We’ve been admittedly quiet on the blogging front. While we enjoy sharing thoughts with our readers, our first priority is to our investors and unfortunately, there is only so much time in a day. I have a tremendous amount of respect for the many great thinkers able to provide detailed analysis on a regular basis. But I can’t help but wonder how they do it. With so many interesting developments in the world today, our posts are put on the back burner while we dedicate our time to research and analysis. We also try to limit our ramblings to material developments or important issues worth noting rather than a random schedule of publication or daily downloads.
As such, we think investors should think twice before extrapolating this QE-induced 12% melt-up in domestic stock prices much further into the future. As we warned in our most recent letter to investors:
Albert Einstein’s classic definition of Insanity is doing the same thing over and over again and expecting different results. As we see it, releveraging an already overleveraged economy is not a path to sustainable growth. It may temporarily ignite animal spirits and lift valuations of the most liquid assets, but is unlikely to have any lasting impact on stimulating aggregate demand. But what do we know? Perhaps our attempt to print and borrow our way to prosperity will turn out to be successful. Anything’s possible. But such “success” would be the equivalent of an addict’s last high, before facing the reality of unresolved structural problems ultimately resulting in a greater crash down the road. As stewards of your capital, we’d rather endure the temporary frustration of lost opportunity than suffer a permanent loss of capital.
John Hussman offered up similar concerns in his weekly commentary this morning:
Over the past two years, the Fed has emptied what has largely turned out to be a chamber of blanks. Its remaining credibility lies in the belief by the public that Bernanke still has a live round left to fire. Once the Fed engages in QE, a failure of appreciable improvement in U.S. employment and economic activity would result in a substantial loss of public confidence. The Fed would be wise to save whatever ammunition it has left for a crisis point when the U.S. public is in dire need of confidence . . . “The current enthusiasm about QE seems much like the enthusiasm of a 10-year-old child about to launch over a plywood ramp on a bicycle. Once the wheels are airborne, it will be a bit too late to ask “now what?”
We highly encourage friends to take a few moments to read the full piece which can be summed up in two words: Reduce Risk. Dr. Hussman has the rare ability to translate complex macroeconomic variables into simple “cause and effect” relationships, that even our current administration can understand. This is exactly the type of thinking that policy makers so sadly lack today. When I read the following paragraphs, I can’t help but wonder why our elected officials fail repeatedly to Get It.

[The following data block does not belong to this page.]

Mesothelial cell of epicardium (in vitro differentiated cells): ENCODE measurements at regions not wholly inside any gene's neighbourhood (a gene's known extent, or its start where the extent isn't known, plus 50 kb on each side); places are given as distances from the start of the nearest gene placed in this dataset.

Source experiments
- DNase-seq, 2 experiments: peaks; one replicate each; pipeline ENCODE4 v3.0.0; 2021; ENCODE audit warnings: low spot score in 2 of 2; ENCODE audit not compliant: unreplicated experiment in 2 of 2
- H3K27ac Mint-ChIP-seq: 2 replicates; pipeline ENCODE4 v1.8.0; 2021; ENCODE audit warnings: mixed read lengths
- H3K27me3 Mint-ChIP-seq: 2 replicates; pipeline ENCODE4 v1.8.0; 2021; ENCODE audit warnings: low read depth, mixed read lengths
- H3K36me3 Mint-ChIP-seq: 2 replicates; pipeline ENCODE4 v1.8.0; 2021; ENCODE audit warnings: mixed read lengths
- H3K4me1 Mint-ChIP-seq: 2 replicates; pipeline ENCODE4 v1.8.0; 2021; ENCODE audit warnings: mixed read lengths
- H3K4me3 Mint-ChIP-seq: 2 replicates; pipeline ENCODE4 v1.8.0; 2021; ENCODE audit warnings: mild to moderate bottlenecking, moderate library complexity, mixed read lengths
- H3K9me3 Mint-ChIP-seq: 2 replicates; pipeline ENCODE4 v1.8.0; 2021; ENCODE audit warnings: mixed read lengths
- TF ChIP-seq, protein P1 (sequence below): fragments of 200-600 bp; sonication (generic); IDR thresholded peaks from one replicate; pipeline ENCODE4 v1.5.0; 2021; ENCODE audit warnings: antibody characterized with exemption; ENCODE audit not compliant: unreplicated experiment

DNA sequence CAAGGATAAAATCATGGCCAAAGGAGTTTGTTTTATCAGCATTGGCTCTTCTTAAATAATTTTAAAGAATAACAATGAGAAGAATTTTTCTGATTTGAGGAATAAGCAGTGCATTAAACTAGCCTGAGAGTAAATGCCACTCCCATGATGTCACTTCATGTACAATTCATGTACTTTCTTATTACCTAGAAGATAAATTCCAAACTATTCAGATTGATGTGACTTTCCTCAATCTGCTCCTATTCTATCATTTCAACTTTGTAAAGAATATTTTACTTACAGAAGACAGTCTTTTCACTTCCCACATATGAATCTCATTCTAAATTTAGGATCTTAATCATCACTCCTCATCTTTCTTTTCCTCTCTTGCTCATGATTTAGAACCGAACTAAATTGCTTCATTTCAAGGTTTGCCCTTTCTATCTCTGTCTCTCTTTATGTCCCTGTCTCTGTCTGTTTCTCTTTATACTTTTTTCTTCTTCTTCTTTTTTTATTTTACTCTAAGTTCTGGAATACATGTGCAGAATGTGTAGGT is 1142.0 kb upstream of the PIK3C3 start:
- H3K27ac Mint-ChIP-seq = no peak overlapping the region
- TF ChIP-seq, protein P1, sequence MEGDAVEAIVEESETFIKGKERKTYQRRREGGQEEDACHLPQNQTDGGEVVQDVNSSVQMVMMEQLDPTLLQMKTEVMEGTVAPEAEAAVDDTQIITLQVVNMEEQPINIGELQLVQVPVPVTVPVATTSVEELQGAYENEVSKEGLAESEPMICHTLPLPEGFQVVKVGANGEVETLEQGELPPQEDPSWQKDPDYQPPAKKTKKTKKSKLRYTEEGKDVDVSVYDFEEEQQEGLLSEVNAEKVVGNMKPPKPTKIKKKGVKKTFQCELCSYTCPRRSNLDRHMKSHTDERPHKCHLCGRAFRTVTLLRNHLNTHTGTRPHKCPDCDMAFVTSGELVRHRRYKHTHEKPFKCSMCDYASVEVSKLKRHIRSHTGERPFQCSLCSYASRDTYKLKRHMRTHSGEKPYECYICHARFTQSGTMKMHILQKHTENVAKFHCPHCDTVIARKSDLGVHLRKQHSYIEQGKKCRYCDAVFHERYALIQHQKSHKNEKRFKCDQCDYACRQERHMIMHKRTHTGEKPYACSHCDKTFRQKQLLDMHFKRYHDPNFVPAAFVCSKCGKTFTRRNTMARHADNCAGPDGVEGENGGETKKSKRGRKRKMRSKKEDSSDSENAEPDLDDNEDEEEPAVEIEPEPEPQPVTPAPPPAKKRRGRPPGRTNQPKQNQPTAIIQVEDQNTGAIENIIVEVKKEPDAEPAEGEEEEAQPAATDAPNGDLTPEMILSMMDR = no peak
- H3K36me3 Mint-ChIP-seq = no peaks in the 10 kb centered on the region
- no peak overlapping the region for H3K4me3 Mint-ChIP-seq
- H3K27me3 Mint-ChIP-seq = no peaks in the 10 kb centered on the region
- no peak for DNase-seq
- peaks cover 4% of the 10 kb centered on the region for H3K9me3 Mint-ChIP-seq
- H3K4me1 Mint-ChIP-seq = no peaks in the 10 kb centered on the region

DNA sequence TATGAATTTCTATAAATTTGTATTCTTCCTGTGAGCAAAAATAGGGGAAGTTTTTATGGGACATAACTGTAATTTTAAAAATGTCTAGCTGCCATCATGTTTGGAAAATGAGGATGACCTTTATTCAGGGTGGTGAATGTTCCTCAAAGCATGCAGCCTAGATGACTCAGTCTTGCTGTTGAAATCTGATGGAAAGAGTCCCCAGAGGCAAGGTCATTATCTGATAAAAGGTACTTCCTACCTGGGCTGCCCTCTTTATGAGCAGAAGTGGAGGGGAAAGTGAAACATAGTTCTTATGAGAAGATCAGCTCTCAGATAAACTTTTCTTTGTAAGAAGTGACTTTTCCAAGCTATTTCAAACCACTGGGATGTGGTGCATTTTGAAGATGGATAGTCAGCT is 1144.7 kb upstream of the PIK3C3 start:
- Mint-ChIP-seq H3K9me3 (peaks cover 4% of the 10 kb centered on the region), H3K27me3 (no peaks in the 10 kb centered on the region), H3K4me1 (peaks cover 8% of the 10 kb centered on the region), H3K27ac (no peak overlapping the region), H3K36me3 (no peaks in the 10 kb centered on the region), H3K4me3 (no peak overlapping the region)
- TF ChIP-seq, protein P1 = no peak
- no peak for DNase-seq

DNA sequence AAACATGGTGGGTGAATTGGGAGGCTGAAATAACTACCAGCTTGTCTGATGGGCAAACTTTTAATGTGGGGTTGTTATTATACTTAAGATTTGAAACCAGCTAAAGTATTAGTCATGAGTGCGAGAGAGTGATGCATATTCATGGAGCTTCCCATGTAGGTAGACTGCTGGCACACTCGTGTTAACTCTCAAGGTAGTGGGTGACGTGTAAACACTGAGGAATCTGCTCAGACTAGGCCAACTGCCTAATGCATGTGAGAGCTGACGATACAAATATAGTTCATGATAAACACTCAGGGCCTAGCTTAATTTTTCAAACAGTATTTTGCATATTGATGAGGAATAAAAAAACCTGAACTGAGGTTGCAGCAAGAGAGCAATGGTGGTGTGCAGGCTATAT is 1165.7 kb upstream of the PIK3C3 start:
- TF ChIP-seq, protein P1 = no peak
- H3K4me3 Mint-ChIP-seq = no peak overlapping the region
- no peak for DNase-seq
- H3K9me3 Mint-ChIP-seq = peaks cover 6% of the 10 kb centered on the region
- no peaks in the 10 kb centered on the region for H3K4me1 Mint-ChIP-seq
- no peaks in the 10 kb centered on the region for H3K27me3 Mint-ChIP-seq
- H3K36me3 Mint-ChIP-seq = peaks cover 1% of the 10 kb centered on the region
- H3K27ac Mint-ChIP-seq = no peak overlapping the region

Better policy options are available on the fiscal menu. Historically, international credit crises have invariably been followed by multi-year periods of deleveraging, but measures can be taken to smooth the adjustment. The key is to focus on the economic constraints that are binding. Presently, these relate to high private debt burdens, uncertainty about income, weak aggregate demand, and the reluctance by U.S. businesses to launch new projects. Appropriate fiscal responses include extending unemployment benefits, ensuring multi-year predictability of tax policy, expanding productive forms of spending such as public infrastructure, supporting public research activity through mechanisms such as the National Institute of Health, increasing administrative efforts to restructure debt through write-downs and debt-equity swaps, abandoning policies that protect reckless lenders from taking losses, and expanding incentives and tax credits for private capital investment, research and development.
Meanwhile, the best course for the Federal Reserve is to identify specific constraints within the U.S. banking system that create barriers to sound lending, and to formulate specific policies to relieve those constraints. Throwing a trillion U.S. dollars against the wall to see what sticks is not sound monetary policy. By pursuing a policy that relaxes constraints that are not even binding, depresses the U.S. dollar, threatens to destabilize international economic activity, encourages a “boom-bust” cycle, provokes commodity hoarding, and pops off the Fed’s last round of ammunition absent an immediate crisis, the Fed threatens to damage not only the U.S. economy, but its own credibility.
John – if you are listening, you have our vote for Fed Governor, Treasurer, Economic Advisor, etc. Admittedly, your shareholders would be at a loss. But we have no doubt that your insights would provide Washington with the tools to generate a Greater Gain. Something to think about . . .
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